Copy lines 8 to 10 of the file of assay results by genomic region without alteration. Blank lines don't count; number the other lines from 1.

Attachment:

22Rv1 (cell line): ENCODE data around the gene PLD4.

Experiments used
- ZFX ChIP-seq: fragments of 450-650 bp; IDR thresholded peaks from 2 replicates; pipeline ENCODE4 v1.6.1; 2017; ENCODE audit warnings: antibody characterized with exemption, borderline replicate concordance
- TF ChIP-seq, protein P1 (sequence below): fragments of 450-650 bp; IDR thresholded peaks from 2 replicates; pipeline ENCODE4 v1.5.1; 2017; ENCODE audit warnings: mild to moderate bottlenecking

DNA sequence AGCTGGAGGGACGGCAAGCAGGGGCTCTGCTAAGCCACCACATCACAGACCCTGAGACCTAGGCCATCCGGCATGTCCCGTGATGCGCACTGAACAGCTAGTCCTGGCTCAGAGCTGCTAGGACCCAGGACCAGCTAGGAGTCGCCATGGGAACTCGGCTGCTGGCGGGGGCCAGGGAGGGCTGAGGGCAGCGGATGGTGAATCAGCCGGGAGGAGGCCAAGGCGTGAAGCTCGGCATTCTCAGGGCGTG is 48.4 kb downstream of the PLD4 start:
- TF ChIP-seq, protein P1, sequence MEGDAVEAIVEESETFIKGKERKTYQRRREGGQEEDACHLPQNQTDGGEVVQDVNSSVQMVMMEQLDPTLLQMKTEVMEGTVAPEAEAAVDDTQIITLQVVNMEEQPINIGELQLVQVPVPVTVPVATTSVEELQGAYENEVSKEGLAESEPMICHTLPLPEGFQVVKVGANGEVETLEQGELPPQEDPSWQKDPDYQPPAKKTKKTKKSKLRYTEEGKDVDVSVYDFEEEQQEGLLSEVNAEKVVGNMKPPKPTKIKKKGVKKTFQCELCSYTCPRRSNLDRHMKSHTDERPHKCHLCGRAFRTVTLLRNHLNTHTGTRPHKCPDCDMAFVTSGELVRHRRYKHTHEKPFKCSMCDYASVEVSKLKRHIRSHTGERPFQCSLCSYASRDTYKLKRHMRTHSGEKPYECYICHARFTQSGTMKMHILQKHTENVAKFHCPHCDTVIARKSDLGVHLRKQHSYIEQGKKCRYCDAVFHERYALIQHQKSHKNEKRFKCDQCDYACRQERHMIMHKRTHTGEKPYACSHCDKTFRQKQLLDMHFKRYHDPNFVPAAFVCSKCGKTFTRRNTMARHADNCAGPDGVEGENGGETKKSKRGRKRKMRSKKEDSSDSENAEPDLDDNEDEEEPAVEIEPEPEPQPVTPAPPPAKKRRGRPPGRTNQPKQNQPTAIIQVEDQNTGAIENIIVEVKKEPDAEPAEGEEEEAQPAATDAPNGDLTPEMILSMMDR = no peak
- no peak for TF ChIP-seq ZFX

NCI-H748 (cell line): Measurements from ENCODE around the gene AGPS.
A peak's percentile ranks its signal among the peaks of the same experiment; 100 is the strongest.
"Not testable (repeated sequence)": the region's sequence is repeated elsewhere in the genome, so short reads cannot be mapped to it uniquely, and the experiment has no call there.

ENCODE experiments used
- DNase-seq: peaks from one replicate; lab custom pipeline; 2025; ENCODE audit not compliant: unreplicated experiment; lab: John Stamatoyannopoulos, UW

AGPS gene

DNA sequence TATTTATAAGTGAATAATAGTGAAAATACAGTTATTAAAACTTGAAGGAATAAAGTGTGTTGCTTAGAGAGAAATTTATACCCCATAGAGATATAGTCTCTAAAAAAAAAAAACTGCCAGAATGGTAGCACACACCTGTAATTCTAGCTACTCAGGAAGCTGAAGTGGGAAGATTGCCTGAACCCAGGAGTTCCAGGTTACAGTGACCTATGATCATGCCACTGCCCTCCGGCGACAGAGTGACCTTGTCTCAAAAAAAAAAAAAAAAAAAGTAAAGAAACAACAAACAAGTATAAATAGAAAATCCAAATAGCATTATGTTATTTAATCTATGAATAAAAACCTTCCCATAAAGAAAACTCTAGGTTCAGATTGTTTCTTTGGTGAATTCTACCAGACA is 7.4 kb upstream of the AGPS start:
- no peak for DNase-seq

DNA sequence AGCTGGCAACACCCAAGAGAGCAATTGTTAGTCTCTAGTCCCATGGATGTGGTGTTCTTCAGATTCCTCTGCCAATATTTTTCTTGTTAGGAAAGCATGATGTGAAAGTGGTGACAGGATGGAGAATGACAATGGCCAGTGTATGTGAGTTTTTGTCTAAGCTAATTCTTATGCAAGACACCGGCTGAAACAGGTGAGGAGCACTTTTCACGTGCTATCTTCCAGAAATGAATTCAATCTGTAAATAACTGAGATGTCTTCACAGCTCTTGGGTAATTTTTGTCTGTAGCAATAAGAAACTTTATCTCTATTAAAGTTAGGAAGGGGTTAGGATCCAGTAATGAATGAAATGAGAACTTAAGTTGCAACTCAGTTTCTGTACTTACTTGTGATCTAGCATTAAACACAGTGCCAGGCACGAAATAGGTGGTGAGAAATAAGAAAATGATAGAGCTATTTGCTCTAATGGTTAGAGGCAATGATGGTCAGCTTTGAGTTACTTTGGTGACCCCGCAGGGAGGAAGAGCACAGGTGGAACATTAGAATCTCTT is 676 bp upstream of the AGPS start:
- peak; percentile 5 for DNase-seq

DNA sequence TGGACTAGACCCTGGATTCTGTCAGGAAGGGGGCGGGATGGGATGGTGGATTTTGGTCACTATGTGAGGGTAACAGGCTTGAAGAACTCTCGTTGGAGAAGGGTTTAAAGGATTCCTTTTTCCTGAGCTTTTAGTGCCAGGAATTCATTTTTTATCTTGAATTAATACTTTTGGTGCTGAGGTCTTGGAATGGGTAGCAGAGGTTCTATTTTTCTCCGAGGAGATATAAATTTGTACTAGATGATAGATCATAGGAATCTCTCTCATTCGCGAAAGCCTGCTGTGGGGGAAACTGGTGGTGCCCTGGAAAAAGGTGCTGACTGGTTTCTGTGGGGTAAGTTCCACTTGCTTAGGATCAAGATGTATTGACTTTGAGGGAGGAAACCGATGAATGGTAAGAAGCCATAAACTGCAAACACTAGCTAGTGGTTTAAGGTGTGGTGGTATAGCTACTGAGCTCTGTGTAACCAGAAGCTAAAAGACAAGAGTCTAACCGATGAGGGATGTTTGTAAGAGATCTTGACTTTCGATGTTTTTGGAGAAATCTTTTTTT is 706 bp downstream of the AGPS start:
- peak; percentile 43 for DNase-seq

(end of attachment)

NCI-H748 (cell line): Measurements from ENCODE around the gene AGPS.
A peak's percentile ranks its signal among the peaks of the same experiment; 100 is the strongest.
"Not testable (repeated sequence)": the region's sequence is repeated elsewhere in the genome, so short reads cannot be mapped to it uniquely, and the experiment has no call there.